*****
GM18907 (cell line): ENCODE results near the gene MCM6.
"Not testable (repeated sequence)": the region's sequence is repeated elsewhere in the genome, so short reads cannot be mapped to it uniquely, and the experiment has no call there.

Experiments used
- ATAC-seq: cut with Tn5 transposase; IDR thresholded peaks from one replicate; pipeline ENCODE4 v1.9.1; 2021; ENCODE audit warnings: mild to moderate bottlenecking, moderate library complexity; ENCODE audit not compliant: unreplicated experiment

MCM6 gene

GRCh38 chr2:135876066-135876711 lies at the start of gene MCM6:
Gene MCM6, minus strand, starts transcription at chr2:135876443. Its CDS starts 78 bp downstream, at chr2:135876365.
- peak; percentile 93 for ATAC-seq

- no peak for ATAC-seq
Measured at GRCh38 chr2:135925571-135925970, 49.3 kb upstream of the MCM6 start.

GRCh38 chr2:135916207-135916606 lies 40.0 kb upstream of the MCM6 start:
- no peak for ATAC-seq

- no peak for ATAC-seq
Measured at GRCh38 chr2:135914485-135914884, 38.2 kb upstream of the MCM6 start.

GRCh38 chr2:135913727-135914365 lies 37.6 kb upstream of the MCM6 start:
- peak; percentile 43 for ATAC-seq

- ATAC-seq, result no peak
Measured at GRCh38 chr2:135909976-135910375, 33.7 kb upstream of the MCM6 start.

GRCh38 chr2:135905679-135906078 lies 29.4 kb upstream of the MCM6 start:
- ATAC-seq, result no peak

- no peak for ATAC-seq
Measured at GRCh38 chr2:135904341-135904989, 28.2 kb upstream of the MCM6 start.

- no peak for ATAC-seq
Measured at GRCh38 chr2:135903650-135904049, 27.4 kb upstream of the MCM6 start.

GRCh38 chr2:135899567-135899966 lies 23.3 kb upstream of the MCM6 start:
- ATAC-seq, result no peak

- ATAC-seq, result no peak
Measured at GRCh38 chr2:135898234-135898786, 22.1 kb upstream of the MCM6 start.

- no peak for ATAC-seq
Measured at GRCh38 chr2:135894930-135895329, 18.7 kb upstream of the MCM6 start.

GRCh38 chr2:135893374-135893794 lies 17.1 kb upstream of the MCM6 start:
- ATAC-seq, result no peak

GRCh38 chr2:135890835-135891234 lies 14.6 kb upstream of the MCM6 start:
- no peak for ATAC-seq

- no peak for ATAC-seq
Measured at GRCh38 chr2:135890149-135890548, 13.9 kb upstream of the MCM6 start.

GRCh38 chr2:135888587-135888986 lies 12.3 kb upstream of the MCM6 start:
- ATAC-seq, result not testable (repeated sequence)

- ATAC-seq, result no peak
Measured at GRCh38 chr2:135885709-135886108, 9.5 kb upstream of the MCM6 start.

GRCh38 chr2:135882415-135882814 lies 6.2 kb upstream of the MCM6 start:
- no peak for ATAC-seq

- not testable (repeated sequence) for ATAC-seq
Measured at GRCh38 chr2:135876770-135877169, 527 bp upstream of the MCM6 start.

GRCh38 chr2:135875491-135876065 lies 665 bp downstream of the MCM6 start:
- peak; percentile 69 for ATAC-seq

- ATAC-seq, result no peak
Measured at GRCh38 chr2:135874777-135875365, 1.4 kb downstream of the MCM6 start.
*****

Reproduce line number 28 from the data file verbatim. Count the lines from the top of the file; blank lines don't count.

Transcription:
Measured at GRCh38 chr2:135898234-135898786, 22.1 kb upstream of the MCM6 start.